2022 Assistive Technology review: Barriers, highlights and beyond

Assistive technology news, policy and events. Clive, smiling at the camera

DispATches is written by Clive Gilbert, freelance research consultant and specialist writer in public policy, social affairs and technology.

Born with cerebral palsy, Clive is an extensive user of assistive technology and has first-hand experience of the transformative potential that technology can bring to the lives of disabled people. 


An astronaut in space. 2022 ended on a high note for assistive technology. On 23 November, the European Space Agency named former British Paralympian John McFall as the first-ever disabled astronaut. McFall has been selected to take part in a study to assess how disability might affect space travel and what adaptations would need to be put in place to overcome any barriers.

If all goes well, he will one day take off on a future space mission with the first generation of extraterrestrial assistive technology in tow.

Capturing the limelight

Back on earth, the public profile of assistive technology has been boosted on several fronts. Former rugby player Rob Burrow recently became the first nonverbal person to read the CBeebies Book at Bedtime, introducing millions of children and parents to his eye-gaze-controlled communication aid. Diagnosed with motor neurone disease in 2020, Burrows read a children's story called Tilda Tries Again by Tom Percival, which tells the tale of a young girl who finds ways to cope after her life is turned "tipsy turvy."

Burrows' high-profile TV appearance attracted lots of extra media attention and brought the MND Association and its work leading the 'I Will Always Be Me' voice banking project (the subject of a dispATches deep dive) into the spotlight.

The trend for the cause of assistive technology to be taken up by the mainstream tech sector has continued apace. The founder and CEO of Texthelp, Martin McKay, won the Entrepreneur of the Year award at this year’s prestigious industry awards ceremony, hosted by the international consultancy EY. McKay set up Texthelp in 1996 to develop technologies that help people with physical communication and learning impairments to read, write, and share information more easily. 

Elsewhere, Netflix appointed Heather Dowdy to its newly-created Director of Product Accessibility post. Dowdy will lead the streaming juggernaut’s platform's efforts to make its content easier for disabled viewers to consume. Top of her list of priorities is expanding the range of languages in which programme audio descriptions and subtitles are available.

Heather Dowdy joined us for an episode of Accessibility Insights! Access the recording and check out exclusive extra questions answered by Heather. 

Barriers to technology

However, 2022 also issued some reminders of how much there is still to do to make sure that everyone who may benefit from assistive technology can readily acquire and use it. The World Health Organisation's inaugural global report on assistive technology found that nearly one billion people are being denied access, particularly in low- and medium-income countries.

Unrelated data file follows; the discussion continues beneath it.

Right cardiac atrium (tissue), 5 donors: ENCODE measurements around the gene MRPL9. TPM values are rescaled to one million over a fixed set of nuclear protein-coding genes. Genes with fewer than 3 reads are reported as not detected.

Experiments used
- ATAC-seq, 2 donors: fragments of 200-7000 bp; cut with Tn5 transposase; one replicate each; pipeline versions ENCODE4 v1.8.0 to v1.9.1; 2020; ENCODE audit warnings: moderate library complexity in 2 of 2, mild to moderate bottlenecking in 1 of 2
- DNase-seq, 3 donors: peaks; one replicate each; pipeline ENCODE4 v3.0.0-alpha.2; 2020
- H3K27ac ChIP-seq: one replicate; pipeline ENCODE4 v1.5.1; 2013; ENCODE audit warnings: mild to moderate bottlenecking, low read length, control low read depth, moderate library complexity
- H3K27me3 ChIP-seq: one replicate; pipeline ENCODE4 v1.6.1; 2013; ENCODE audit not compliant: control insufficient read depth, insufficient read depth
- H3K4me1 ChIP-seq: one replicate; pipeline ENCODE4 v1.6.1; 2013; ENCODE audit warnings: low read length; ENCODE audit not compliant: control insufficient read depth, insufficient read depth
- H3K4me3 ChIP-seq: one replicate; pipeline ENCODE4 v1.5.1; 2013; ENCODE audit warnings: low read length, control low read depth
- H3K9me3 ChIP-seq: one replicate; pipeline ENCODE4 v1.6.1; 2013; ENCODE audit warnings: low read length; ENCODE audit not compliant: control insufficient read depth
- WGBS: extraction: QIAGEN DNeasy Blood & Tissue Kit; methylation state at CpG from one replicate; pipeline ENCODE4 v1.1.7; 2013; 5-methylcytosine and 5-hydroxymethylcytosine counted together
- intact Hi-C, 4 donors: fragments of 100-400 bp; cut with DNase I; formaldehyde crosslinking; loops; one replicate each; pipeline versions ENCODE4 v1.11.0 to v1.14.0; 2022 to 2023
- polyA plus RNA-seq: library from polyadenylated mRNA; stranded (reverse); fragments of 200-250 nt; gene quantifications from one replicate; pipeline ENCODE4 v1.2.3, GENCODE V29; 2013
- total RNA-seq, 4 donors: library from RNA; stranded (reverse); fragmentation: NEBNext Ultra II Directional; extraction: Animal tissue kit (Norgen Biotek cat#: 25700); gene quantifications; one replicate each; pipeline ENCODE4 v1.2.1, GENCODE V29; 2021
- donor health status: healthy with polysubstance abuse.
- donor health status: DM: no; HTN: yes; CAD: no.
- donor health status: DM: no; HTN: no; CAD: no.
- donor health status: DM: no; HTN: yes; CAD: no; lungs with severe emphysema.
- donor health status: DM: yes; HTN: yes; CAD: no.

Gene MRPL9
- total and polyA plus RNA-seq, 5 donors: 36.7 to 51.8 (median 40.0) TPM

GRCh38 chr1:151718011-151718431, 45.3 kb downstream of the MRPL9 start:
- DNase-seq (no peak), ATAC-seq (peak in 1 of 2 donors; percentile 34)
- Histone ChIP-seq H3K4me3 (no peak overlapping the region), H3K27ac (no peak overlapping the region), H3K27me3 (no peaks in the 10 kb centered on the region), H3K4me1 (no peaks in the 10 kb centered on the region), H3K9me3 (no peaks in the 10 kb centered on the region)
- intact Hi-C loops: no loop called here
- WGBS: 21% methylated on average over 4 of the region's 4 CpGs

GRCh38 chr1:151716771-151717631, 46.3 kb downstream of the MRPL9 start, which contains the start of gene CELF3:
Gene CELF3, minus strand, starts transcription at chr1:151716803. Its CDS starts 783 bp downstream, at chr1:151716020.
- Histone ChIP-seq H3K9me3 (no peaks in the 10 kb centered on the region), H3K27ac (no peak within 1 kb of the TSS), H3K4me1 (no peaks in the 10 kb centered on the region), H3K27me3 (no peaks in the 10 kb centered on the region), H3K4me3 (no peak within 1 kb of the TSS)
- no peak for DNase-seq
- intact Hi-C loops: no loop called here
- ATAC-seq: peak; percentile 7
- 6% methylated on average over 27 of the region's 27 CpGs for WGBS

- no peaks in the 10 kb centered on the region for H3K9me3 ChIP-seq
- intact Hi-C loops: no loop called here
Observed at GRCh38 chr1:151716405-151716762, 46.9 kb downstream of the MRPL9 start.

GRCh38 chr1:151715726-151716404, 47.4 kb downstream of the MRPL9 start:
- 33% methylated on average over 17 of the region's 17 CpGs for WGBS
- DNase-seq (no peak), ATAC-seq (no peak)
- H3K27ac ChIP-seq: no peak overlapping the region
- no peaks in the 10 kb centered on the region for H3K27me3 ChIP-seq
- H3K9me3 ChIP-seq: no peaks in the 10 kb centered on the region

The barriers are similar all over the world, with affordability at the top of the list, followed by things like a lack of awareness and services, poor product quality, and supply chain obstacles. Even in the UK, a study of the use of digital voice assistants by speech and language therapists published earlier in the year (which I blogged about in August) revealed that 72% of professionals say that they don't have opportunities to use them, even though many think such technologies might help the people they support.Twitter app icon on a smartphone screen.

There have also been hints at the fragility of some of the progress that has been made. Since Elon Musk's takeover of Twitter, the company has fired its accessibility experience team, which earlier in the year introduced text descriptions to make images shared on the platform accessible for people who use screen readers.

Both Amazon and Google have drastically cut the size of their development teams working on their voice-activated assistants. They have struggled to find a way to make money out of them as users are more reluctant than expected to issue purchases with their voice, preferring to use them for harder-to-monetise commands such as switching on lights or playing music.

Notes of optimism for 2023 

But these developments are likely to turn out to be minor setbacks. Technologies such as Alexa and Siri are firmly ensconced in the operating systems of our phones, smart homes, and desktop computers. They will probably remain so even if the business models that underpin them continue to evolve and mature.

Musk's mercurial instincts run against strong demographic and regulatory trends, which are converging on an increasingly implacable demand for technology firms to make their products more accessible and inclusive so that disabled and older people can use them. The announcement early in the new year of Sony's new accessible PlayStation gaming controller, nearly 5 years after the release of the Xbox equivalent, demonstrates the growing need for companies to compete for the custom and loyalty of this growing consumer group.

Far from following Twitter's example, 2023 may well be the year when the tech sector's demand for accessibility expertise intensifies as firms compete to recruit top talent to their organisations.

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Further resources 

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